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Dixie State College is located in St. George, Utah, and is one of the states premier junior colleges. It gets its name from Brigham Young, who ordered the Mormon settlers to grow cotton and wine grapes, comparing the heat of the area to that of the Southern United States. It was founded in 1908 when LDS church leaders from both the St. George and Salt Lake areas raised funds to open an Church Academy, similar to those in Salt Lake City and Provo. The College opened in 1911, calling itself the St. George Stake Academy. Five years later, it was renamed Dixie Normal College, in 1923 Dixie Junior College, and in 1970 Dixie College. In 2000, the school offered two four year programs, which gave them state permission to rename the school Dixie State College of Utah.

DSC is widely known in the state as being Utah's premier party school, and, for the most part, the reputation is deserved... mainly because there is little else to do in St. George. The school's close proximity to Lake Powell and Las Vegas makes it a natural party spot. Weekend trips to Vegas are common, for shopping, catching a show, or other, slightly less savory, activities. During Spring Break, Dixie and St. George see an influx of highschoolers looking for recreation in a wide variety of forms. Depending on your party bent, you may either stay inside for as much of Spring Break as possible, leave for greener pastures, or party until they take you away.

Dixie has many places to live available... many reasonably-priced apartments surround the campus, numerous rental properties within the town, as well as Dixie's two different residence halls- Shiloh, an older set of dorms that are men-only, and Nisson Towers (formerly known as Shenandoah), a group of hexagonally-shaped buildings that have both male and female accommodations. One constant in all places saving the dorms is the massive amount of retirees in St. George, who come down for the sun and the disproportionately large number of golf courses in St. George and the surrounding areas. Of the dorms, the Towers are the newer of the two, and have the nicest rooms... but Shiloh has a more friendly atmosphere and more forgiving RA's.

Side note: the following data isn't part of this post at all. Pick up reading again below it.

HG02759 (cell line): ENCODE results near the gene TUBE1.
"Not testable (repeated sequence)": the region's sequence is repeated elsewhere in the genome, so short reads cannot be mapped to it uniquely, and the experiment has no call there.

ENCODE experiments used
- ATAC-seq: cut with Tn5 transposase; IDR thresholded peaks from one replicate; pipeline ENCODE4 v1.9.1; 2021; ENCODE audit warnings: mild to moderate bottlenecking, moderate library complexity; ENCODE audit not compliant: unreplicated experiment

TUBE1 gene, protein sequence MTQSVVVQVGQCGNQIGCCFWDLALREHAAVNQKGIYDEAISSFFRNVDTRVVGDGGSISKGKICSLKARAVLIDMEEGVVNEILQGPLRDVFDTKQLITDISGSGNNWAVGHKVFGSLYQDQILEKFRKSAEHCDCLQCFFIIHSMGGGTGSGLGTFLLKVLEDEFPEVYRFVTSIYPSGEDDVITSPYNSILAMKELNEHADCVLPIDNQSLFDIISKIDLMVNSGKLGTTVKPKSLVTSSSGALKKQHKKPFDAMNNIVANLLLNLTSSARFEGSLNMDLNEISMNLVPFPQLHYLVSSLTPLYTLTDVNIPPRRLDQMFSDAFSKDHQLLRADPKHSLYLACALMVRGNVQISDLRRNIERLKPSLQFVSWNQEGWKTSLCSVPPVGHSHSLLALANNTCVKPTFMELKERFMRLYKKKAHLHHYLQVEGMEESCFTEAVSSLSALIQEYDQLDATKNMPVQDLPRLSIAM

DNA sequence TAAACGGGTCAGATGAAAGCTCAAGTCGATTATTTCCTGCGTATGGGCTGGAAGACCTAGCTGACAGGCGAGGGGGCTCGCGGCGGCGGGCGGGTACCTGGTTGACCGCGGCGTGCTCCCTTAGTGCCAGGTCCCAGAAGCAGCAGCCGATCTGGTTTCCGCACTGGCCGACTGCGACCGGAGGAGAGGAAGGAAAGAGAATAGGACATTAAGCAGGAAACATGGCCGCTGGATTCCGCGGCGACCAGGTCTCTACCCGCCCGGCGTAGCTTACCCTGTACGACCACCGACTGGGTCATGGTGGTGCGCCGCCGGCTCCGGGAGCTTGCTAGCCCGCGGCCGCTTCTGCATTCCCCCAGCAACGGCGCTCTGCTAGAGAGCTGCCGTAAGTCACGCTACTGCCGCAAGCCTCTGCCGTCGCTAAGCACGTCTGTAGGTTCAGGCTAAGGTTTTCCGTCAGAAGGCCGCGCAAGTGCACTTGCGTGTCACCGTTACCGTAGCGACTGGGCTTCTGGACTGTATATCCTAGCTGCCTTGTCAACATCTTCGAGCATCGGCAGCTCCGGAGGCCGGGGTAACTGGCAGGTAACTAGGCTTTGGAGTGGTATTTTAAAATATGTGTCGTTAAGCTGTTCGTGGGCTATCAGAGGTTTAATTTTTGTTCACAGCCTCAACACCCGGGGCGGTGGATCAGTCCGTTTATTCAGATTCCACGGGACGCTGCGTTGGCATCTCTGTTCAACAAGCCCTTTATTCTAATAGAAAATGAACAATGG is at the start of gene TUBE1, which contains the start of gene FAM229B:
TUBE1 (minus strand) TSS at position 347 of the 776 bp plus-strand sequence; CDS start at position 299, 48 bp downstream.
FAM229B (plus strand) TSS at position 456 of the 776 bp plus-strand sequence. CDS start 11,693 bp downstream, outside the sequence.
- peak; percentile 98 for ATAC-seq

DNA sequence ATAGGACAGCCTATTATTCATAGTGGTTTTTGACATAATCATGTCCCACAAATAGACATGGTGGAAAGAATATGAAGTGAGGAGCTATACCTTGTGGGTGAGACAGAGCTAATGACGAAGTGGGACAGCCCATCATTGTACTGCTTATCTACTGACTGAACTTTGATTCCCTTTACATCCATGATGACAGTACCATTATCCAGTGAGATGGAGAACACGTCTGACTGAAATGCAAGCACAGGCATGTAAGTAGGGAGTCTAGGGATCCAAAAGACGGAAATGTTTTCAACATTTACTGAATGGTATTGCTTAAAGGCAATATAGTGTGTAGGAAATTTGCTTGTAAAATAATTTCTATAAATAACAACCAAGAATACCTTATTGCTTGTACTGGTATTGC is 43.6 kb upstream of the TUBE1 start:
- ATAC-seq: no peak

The sports teams at Dixie are consistently within the top 20 in the NJCAA, especially the basketball and football programs. The mascot of the school is the Rebel, although recently there has been a push to change it because of the ever-looming specter of political correctness. The school’s colors were originally red and grey, and blue was added in 2000 when the school became a State College. In 2001, the colors were changed from red, grey, and blue to red, white, and blue due again to increased pressure from certain students that the colors were not PC. This move brought great criticism from the students who felt that it was not only a kick to the face of tradition, but a foolish move because Southern Utah University in Cedar City, a traditional rival, used the same colors. The enrollment of the school in the fall quarter of 2000 was 6945, and continues to grow rapidly. It is also a fairly inexpensive school, running you around $1000 per semester, including books.

Much information gleaned from the history section of DSC's website, www.dixie.edu, and from personal experience.

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